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How to compare yield/tensile/compressive strengths of materials different thickness

  1. Jun 9, 2009 #1
    I understand the distinctions of the different types of material strengths, but I get stumped when asked about how they apply when the material discussed is thicker or thinner. Any help?
     
  2. jcsd
  3. Jun 10, 2009 #2

    minger

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    Re: How to compare yield/tensile/compressive strengths of materials different thickne

    Theoretically the material strengths are a function of material only, not geometry. However, in real practice, there can be slight variations, particularly when talking about very thin pieces. This can occur due to localized material problems along with some non-linear deformations when the part is loaded.
     
  4. Jun 10, 2009 #3
    Re: How to compare yield/tensile/compressive strengths of materials different thickne

    Thanks minger-
    So in the discussion of how "strong" different thicknesses of materials are compared to each other, what would be the proper measurement? How can I describe 14 gauge vs 16 gauge sheet metal, or 1/2" plywood vs 3/4"?



     
  5. Jun 10, 2009 #4
    Re: How to compare yield/tensile/compressive strengths of materials different thickne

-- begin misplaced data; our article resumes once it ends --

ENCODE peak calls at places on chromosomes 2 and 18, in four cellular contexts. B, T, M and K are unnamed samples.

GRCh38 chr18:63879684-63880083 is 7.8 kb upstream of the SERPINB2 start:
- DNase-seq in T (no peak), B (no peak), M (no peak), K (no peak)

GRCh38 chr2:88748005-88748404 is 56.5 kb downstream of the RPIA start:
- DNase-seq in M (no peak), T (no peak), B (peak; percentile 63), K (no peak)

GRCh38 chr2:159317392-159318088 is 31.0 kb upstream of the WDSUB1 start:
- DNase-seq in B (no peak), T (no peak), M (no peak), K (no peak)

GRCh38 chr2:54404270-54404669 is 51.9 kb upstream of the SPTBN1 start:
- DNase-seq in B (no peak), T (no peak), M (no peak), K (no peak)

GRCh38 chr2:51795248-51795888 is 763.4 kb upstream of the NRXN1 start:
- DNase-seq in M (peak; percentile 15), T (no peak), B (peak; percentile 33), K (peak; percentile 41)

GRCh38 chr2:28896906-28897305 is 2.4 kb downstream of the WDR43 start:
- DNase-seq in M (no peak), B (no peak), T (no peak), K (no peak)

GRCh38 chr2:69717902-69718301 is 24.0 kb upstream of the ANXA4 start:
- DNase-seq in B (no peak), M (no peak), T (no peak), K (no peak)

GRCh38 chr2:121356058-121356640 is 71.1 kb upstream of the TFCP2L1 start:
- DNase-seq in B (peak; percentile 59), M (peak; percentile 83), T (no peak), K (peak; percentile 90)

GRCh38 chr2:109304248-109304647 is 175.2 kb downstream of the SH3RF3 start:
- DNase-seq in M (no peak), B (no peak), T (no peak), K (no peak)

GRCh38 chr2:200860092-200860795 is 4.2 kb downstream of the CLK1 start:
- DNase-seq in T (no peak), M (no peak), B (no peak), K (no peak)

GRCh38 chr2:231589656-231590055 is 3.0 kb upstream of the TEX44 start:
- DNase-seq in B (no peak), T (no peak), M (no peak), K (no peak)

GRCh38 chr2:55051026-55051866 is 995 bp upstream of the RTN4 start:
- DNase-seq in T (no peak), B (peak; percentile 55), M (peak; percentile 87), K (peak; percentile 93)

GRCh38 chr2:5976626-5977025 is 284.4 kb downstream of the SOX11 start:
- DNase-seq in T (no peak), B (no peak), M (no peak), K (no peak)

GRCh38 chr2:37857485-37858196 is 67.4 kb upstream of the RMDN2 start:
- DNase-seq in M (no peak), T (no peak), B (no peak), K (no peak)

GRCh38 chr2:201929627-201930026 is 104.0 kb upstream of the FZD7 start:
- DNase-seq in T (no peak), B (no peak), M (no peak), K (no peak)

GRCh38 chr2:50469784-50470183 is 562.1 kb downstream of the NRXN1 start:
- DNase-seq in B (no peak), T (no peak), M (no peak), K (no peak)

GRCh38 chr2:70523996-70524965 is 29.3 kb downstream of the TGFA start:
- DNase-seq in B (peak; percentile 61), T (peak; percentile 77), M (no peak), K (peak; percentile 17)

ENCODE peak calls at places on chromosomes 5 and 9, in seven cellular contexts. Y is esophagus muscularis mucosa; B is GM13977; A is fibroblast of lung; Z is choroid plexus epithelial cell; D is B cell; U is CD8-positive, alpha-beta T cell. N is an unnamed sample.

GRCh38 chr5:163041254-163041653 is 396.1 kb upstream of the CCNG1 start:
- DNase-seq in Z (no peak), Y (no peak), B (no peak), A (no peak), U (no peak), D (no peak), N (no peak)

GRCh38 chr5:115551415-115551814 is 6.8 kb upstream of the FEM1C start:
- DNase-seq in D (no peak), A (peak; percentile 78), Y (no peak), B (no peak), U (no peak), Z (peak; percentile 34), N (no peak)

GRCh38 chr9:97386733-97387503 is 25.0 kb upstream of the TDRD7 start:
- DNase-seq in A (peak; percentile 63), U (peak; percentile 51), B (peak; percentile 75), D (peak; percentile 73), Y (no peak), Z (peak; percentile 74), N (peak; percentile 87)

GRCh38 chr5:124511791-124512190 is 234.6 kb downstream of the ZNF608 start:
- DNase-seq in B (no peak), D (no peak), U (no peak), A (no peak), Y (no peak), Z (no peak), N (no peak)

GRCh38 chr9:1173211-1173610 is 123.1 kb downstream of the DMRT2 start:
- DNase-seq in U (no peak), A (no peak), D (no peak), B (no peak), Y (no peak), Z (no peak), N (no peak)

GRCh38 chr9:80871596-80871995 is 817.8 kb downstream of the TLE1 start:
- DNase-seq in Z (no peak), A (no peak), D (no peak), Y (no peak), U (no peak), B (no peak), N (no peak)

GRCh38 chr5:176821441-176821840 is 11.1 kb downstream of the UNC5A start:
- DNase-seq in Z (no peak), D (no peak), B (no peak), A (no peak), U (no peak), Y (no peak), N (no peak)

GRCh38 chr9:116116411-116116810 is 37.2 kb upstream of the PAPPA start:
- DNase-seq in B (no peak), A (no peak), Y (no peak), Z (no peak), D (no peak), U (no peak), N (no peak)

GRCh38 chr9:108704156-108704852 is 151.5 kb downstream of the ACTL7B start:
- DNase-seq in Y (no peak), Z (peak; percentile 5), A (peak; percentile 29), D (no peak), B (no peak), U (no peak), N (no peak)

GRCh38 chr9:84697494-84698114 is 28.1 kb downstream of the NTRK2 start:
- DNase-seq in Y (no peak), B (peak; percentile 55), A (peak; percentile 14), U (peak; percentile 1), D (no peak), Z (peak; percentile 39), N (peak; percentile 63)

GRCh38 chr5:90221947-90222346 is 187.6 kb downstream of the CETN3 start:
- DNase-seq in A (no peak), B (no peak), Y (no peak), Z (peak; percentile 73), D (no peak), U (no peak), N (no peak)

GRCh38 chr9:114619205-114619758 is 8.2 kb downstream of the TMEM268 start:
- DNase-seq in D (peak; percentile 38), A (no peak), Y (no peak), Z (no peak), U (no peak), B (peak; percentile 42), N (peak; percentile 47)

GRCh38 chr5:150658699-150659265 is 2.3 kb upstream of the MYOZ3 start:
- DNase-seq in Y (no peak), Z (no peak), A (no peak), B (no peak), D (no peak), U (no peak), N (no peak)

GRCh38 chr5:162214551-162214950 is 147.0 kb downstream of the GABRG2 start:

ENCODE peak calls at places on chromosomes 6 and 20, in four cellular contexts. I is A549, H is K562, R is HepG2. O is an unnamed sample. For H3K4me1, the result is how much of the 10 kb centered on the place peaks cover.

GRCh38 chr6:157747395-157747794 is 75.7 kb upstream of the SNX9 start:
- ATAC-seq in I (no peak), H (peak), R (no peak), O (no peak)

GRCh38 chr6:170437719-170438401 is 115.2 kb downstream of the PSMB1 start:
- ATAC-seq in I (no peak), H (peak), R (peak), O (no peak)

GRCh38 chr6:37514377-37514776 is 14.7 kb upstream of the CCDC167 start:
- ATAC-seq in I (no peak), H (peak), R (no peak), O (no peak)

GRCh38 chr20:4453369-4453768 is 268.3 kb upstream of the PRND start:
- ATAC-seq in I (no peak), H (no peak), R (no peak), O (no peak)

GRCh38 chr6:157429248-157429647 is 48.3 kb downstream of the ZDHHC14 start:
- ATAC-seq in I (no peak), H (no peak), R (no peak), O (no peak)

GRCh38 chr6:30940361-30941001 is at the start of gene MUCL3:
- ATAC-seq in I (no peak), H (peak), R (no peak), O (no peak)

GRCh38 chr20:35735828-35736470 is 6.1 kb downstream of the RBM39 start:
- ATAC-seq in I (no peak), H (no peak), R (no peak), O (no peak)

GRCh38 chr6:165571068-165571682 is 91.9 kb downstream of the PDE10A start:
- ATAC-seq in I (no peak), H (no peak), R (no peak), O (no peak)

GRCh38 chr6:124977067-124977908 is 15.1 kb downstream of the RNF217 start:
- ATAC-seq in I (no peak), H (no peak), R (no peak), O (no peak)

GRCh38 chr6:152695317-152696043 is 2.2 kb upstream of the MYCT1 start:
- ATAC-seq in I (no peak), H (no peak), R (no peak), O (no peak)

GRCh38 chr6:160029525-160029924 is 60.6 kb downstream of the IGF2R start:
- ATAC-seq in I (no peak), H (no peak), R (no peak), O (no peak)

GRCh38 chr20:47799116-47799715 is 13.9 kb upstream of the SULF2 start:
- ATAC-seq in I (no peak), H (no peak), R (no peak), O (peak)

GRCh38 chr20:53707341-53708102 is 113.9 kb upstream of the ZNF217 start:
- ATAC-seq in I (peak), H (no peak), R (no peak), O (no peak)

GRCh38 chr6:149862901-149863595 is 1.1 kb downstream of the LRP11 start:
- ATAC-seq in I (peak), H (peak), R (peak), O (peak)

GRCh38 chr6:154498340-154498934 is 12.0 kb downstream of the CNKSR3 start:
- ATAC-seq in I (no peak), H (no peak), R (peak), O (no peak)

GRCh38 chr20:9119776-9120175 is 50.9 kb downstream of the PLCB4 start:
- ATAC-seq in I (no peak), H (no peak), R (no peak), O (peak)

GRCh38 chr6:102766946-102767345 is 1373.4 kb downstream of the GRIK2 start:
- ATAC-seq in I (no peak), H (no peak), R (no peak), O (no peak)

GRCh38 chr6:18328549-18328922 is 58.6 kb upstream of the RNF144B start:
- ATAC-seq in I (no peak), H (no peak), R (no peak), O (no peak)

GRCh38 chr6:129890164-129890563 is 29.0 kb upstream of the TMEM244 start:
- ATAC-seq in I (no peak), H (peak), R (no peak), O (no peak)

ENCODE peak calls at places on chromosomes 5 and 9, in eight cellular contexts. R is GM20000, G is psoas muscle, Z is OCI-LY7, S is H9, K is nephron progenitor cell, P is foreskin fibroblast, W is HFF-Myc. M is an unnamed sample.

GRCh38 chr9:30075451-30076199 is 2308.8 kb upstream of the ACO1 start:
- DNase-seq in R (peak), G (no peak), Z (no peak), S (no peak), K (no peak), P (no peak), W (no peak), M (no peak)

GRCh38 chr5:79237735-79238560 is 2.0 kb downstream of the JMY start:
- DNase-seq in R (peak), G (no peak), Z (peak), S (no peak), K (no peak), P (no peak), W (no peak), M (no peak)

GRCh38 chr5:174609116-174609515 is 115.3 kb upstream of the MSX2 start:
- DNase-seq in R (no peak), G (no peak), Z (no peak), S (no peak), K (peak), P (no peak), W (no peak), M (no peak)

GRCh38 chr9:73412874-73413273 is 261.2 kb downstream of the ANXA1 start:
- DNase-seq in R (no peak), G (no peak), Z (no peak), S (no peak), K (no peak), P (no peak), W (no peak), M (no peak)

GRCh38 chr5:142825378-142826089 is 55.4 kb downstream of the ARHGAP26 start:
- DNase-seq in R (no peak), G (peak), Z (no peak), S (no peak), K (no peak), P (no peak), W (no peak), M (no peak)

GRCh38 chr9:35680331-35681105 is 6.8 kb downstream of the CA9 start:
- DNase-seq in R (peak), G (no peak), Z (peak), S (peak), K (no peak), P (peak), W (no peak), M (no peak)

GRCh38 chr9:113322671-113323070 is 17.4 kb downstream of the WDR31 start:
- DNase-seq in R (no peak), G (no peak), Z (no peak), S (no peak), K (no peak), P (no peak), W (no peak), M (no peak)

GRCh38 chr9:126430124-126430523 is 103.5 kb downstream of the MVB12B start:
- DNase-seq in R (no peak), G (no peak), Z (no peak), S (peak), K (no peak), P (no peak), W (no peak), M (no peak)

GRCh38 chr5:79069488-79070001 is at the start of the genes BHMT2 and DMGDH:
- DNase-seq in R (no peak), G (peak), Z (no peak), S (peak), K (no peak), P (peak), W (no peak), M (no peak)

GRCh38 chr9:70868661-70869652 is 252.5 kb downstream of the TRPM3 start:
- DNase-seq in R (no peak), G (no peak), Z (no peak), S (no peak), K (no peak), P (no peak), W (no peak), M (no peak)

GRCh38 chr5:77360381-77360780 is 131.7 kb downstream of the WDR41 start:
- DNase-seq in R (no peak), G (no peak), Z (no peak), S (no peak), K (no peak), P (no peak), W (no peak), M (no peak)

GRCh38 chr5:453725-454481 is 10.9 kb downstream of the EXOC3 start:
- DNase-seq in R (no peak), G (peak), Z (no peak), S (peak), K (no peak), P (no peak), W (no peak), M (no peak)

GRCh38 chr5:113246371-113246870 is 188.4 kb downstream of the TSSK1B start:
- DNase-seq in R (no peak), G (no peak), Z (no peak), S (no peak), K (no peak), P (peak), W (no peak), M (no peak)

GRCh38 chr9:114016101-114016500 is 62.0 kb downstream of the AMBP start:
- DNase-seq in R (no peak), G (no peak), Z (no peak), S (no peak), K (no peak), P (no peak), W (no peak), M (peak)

Load capacity is probably the best way. A 14 gauge can carry more than 16 gauge, you've got to be careful though as this isnt material strength, its a funny combination of material strength and geometry.

    So to say a thick sheet of metal is stonger than a thin sheet in the materal sense is wrong. Plywood is also a dodgy example as its non homogeneous. So it can have different material strengths depending on how the layers are oriented.
     
  6. Jun 10, 2009 #5

    FredGarvin

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    Re: How to compare yield/tensile/compressive strengths of materials different thickne

    You would still want to talk about stresses. Stresses are the great equalizer when it comes to talking and comparing scenarios and materials.

    Plywood is actually pretty tough because of a few reasons:
    1) It is non-homogeneous, i.e. it's properties will vary due to the nature of wood and adhesives.
    2) It is non-isotropic, i.e. it's material properties usually are not the same in all directions like most metals.
    3) It's properties will depend greatly on moisture content.
     
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